10-15-01, 4:45 a.m.
BY GEOFF HOBSON
Bengals head coach Dick LeBeau has never stopped saying it since he took over 18 games ago.
"Corey (Dillon) is who we are," LeBeau said after Sunday's 24-14 win over the Browns. "I would say he made (140 yards) today and probably 60 of those yards came after first contact. He finishes the run and runs the football very hard. That is what we are all about."
After Dillon enjoyed his best game of the year with 140 yards on a season-high 31 carries, the stats validated the LeBeau Theory of Dillontivity.
The Bengals are now 15-5 when Dillon carries 22 or more times. They are 12-8 when he rushes for 100 yards, 9-1 when he rushes for 125 or more, and 8-0 when he hits 130. He's also averaging 110 yards in 11 Paul Brown Stadium games.
But if Dillon is who the Bengals are, then his offensive line is who Dillon is. After leading him to three straight games in which he failed to average more than 4.1 yards per carry for just the second time in his career, the line vowed after last Sunday to flex its muscles. The reward for a week of basic training was a dominating 16-play drive that chewed 7:25 off the fourth quarter.
"You pray for a drive like that," said right tackle Willie Anderson. "As a lineman, to be able to get a seven and half minute drive late in the game is what you dream about having. Being able to keep that defense on the sidelines and see your defense over there so long that they're sitting on the bench instead of leaning over saying, 'Oh no, three and out.'"
Anderson said the line worked on training-camp technique in preparing for the Browns. The beefy Bengals wanted to get back to their game of leverage, stop playing so high and "play to the whistle and finish your blocks," as well as returning to the base zone off tackle plays.
While Dillon gained 62 yards on 14 carries in the first half, the line became frustrated at their inability to free Dillon from one man tripping him up. Usually it was a linebacker, but Anderson praised line coach Paul Alexander and running backs coach Jim Anderson for adjusting at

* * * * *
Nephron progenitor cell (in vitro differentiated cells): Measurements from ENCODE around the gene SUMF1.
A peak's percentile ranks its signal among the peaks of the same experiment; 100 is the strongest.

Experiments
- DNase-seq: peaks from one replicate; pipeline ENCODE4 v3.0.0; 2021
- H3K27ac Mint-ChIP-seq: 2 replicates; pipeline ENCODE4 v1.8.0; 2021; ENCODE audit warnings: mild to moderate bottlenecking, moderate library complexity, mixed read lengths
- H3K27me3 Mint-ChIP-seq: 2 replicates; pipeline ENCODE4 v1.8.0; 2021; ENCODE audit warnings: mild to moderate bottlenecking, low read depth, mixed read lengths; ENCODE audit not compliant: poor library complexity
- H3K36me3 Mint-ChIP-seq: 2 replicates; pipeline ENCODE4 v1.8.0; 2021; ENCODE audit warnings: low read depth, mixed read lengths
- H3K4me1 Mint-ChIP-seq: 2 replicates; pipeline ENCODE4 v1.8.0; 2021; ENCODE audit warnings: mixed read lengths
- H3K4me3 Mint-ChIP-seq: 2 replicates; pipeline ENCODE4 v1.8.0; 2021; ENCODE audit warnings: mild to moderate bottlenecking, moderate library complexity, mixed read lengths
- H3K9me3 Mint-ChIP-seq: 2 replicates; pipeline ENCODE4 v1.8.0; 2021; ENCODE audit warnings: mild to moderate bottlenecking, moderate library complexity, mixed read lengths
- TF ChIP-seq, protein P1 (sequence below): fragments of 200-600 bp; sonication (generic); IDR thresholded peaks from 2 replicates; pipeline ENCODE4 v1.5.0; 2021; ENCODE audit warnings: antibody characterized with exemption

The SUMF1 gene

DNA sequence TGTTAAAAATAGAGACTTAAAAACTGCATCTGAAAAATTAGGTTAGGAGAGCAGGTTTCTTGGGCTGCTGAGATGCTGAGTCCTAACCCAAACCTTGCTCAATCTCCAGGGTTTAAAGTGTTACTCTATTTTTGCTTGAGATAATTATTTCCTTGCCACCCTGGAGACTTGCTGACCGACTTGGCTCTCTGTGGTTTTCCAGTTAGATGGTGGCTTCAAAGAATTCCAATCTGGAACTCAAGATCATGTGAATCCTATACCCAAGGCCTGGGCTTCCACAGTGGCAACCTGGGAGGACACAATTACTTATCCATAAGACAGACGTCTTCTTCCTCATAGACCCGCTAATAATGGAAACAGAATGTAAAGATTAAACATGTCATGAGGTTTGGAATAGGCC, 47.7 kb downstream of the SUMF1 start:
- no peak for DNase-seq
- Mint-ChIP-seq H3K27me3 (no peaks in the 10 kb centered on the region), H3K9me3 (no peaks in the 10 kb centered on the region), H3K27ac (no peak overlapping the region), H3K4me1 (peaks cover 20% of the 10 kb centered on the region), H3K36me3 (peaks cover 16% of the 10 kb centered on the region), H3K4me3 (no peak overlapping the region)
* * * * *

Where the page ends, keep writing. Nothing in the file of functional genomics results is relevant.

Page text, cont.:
"They were giving us a different look," Anderson said. "They were stacking people over where we can't get to, and when we (came) off, the linebackers were making the tackle because they weren't blocked.
"The back-side guy (had to be) blocking the linebackers and safeties," Anderson said. "The back side with Corey immediately can become the front side. . .because he can be going right and then cut it back left. Basically, you get in trouble if you don't run down field."
Anderson and Dillon said another key to the running game was the draw play, which came out of offensive coordinator Bob Bratkowski's attempt at running out of passing formations and passing out of running formations.
A prime example came on Dillon's five-yard touchdown run 43 seconds into the fourth quarter on third-and-five. The Bengals spread the field with four wide receivers, which took the linebacker who had been
bracketing receiver Peter Warrick in the slot out of the box. The line was then able to account for those in the box and Dillon pushed up the middle for the icing touchdown.
"We did a little bit of everything today," Dillon said. "It was more balanced and that kept them off-balanced. We got them up and out of the middle by spreading and it was a nice day of work."
When Bengals radio analyst Dave Lapham mentioned to Dillon in a post-game interview that some people wondered where he'd gone the past few weeks, Dillon said, "Hello. I'm here."
KICKING IT AROUND: Say this for Neil Rackers. His 42-yard field goal with 6:28 left in the third quarter to give the Bengals a 13-7 lead was as clutch as it was surprising because if he missed, he might have been in trouble.
He still might be after ending the first half in a hail of boos when he pushed a 22-yarder to the right for his fifth miss in his last six tries.
The timing between Rackers, holder Nick Harris and snapper Brad St. Louis appeared to be screwed up when Harris had to take the snap down from his shoulder and bobbled it slightly.
"If I can I'd like to apologize to Nick Harris for the way I reacted after that kick," Rackers said.
Harris shrugged and said, "We're buddies, you know. How long was that kick? Anybody would be upset missing a (22-yarder). Whatever. Just talk to Neil about it."
Actually, running back Corey Dillon talked about it